Sintra can be easily reached from Lisbon via train. If you ever find yourself in Lisbon, I recommend making a day trip here. There are many wonderful sights to be seen and you get a good work out walking up and down the steps and narrow streets. We managed to enjoy two sights in particular – the Castello dos Mouros (Moorish Castle) and the Palacio de PenaThe castle originated in the 9th century? and was a strategic location on the approach to Lisbon. The views of the surrounding countryside are breathtaking. It’s fun to be able to clamber over the battlements.


Less than a kilometer away is the Palacio de Pena, a 19th century romantic castle built by the royal family on the site of a former monastery.


The palace is relatively small, but elaborately decorated in the style that was fashionable at the time. Some years back, we visited the contemporaneous the “mad King Ludwig’s” castle in Bavaria. Both of these kind of look like the sort of fairytale castles that Walt Disney would have used in his movies. The Palacio de Pena also has extensive gardens including many unusual trees that were imported from places as diverse as the USA, China, and New Zealand.


From Sintra we drove past the tower of Belem on the riverbank of Lisbon. This was an iconic symbol of Lisbon and told the Age of Explorer sailors that they had arrived home.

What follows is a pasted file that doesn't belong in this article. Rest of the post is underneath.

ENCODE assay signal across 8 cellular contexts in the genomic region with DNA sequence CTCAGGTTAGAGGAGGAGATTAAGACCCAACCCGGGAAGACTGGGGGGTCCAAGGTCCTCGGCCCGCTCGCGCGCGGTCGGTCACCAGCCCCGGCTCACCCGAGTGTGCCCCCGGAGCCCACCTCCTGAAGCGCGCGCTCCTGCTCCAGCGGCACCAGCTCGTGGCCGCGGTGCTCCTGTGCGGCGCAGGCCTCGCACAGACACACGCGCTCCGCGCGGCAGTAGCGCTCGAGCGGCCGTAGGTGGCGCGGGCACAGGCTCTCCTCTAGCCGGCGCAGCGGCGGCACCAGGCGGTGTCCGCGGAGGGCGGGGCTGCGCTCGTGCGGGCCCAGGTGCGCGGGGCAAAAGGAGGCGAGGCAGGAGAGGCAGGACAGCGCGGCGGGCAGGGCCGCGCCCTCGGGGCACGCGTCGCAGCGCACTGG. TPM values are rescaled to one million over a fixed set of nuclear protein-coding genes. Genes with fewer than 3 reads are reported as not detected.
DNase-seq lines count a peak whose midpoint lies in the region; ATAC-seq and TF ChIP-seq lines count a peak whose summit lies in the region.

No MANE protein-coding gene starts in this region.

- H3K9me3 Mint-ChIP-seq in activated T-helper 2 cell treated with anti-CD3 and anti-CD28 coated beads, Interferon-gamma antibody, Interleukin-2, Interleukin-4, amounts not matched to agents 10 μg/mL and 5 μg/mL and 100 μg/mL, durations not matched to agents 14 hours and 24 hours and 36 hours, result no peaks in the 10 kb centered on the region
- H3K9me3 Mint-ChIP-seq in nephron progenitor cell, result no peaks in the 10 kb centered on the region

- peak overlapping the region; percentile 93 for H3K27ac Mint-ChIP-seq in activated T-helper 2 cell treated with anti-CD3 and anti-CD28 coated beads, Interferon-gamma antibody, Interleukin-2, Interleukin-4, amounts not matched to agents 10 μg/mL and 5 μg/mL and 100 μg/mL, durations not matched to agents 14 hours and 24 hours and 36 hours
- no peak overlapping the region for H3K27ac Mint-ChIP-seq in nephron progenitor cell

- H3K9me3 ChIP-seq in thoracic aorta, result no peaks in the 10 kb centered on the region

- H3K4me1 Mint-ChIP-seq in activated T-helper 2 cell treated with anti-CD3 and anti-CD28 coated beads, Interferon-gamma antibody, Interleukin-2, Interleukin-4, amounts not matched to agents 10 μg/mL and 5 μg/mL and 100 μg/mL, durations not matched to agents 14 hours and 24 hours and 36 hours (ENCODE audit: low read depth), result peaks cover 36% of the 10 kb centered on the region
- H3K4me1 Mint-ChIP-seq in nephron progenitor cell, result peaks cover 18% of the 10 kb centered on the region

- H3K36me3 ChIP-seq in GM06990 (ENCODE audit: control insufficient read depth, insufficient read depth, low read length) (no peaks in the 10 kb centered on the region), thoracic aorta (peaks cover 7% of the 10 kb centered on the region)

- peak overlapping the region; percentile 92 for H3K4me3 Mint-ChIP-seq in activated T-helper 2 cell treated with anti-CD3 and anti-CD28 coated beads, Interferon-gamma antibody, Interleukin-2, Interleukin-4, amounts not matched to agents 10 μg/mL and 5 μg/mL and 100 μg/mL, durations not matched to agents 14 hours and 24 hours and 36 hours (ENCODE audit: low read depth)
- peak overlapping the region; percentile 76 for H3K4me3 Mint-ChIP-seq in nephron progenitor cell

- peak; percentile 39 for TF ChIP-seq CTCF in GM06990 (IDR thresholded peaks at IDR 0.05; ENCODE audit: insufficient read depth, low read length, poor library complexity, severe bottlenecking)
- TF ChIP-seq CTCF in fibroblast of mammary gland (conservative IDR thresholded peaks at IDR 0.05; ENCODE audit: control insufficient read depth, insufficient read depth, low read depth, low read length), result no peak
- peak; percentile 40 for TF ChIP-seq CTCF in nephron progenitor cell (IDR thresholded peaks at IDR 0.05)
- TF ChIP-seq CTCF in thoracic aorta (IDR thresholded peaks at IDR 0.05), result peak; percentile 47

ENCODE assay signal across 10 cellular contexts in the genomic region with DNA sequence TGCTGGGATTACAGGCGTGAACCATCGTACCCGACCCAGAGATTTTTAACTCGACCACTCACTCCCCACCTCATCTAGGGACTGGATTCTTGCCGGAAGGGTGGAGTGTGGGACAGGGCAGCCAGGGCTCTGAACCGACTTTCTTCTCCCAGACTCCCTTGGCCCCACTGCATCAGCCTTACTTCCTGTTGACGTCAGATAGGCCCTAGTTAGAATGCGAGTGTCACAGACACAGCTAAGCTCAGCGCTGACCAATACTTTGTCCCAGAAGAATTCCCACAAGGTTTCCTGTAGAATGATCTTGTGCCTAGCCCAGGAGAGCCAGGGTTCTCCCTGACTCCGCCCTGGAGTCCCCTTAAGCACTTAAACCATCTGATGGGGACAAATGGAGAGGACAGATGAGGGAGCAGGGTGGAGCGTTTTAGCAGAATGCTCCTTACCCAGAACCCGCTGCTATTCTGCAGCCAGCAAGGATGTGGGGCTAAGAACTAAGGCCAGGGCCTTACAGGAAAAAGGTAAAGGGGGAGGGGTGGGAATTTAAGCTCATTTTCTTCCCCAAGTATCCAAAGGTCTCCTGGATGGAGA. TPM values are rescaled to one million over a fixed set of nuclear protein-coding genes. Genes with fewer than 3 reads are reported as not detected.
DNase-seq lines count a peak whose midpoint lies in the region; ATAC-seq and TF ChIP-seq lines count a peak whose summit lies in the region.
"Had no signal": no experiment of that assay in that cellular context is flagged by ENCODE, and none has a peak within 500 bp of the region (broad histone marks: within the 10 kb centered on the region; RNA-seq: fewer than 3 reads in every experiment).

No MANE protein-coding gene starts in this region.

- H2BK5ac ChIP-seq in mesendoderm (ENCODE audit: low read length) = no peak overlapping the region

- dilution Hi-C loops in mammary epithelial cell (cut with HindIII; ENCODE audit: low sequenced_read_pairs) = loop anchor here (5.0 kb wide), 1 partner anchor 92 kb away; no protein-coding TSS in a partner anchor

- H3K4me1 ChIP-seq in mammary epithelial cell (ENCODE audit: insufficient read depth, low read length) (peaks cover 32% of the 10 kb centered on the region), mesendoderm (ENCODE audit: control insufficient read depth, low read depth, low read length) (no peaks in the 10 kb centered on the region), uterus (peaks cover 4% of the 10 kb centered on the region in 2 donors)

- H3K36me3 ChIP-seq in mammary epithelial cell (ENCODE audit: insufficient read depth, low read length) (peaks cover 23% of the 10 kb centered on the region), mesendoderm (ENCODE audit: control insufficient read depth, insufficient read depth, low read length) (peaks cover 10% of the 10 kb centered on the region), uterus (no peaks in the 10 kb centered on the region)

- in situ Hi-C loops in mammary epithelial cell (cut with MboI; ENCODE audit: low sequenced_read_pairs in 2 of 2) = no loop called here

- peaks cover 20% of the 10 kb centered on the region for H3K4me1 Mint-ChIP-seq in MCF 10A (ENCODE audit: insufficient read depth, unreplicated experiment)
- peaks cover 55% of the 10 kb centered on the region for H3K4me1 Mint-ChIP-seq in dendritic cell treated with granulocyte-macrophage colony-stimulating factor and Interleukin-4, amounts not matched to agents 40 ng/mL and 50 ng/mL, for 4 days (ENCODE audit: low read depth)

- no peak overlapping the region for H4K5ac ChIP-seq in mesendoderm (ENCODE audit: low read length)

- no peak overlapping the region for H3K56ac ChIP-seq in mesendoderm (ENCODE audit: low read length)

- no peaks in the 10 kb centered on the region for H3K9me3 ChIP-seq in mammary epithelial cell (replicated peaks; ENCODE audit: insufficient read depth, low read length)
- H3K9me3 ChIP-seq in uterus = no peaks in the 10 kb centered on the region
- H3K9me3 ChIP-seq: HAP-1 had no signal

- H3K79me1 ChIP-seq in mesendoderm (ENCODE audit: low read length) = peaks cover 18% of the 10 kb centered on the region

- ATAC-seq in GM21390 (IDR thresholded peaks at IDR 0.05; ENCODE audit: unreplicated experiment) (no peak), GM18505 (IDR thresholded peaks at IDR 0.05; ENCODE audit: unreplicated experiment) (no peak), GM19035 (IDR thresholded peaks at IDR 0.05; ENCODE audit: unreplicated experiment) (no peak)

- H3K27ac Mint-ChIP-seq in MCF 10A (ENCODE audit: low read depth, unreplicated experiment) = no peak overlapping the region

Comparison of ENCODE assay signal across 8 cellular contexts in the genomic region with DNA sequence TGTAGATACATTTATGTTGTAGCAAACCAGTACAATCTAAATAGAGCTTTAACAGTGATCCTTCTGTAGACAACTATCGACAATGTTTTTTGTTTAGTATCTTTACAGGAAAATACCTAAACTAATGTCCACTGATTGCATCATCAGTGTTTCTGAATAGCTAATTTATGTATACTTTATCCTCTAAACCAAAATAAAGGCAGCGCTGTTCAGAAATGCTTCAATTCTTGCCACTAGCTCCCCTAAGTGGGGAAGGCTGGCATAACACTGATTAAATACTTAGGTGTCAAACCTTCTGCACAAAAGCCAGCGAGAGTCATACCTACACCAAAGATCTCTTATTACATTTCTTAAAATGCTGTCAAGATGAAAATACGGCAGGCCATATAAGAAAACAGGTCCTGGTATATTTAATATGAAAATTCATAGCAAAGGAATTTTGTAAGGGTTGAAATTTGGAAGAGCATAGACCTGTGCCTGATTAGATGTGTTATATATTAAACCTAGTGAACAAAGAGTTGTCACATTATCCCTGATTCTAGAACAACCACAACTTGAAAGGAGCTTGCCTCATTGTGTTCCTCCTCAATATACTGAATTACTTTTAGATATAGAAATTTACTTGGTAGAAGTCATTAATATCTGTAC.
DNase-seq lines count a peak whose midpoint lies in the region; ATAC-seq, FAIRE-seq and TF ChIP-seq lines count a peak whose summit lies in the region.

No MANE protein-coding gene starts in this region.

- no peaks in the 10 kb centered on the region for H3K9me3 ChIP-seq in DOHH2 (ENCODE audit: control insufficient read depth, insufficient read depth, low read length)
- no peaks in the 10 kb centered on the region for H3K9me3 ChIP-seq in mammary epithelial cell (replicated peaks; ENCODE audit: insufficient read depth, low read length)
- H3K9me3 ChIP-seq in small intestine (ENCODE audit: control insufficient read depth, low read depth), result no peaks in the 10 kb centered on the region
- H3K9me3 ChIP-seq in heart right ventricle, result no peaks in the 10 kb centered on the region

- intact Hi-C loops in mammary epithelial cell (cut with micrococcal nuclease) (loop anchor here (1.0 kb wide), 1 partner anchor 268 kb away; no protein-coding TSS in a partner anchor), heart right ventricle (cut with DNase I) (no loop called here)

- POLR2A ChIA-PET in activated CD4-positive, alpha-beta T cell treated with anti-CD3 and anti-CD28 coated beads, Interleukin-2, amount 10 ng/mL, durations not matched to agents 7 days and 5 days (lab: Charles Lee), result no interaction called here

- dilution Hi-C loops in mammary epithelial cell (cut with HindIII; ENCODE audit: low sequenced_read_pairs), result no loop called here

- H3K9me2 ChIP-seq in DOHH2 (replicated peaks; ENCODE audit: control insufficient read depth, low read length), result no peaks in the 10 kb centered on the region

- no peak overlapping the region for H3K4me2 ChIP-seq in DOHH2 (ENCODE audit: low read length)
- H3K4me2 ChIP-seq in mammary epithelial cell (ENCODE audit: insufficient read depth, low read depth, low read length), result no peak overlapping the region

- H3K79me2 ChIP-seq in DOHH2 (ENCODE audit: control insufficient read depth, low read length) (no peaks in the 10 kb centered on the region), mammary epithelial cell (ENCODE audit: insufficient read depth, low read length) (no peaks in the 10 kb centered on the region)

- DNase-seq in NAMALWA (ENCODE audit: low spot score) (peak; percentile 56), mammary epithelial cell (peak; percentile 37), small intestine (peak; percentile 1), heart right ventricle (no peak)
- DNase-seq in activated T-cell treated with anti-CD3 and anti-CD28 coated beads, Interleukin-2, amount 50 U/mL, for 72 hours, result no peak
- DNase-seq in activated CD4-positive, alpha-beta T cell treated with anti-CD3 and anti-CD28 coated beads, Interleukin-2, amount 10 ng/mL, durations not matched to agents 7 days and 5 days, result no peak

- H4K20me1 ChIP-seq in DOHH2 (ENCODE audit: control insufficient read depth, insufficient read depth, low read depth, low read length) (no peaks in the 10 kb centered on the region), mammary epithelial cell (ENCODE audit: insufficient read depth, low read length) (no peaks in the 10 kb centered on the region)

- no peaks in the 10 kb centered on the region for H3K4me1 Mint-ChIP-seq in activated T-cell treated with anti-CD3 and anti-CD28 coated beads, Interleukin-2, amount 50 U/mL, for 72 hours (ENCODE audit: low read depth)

We found a parking spot closer to the center of the city, and walked for a couple of hours through some of Lisbon’s neighborhoods.


Lisbon is another city build on a hill, so the various districts change a lot in elevation.  Not surprisingly, the castle is up pretty high.


Although they have a modern bus, tram, and metro system, Lisben still has a fleet of functioning trams rattling around the city.


Braving rush hour traffic, we crossed a massive iron bridge over the Tagus river and headed for Evora – another town, like Lisbon, with Roman origins.


The Temple of Diana is considered the best preserved Roman ruin in Portugal and it is nicely lit up at night.


Evora is a walled city, and the area within the walls is quite large.  It took us about 15 minutes to walk from our hotel at the wall to the center of town.  The wall it self is a mixture of Moorish and Christian styles, something we expect to see a lot of on the next part of the trip as we head for southern Spain.


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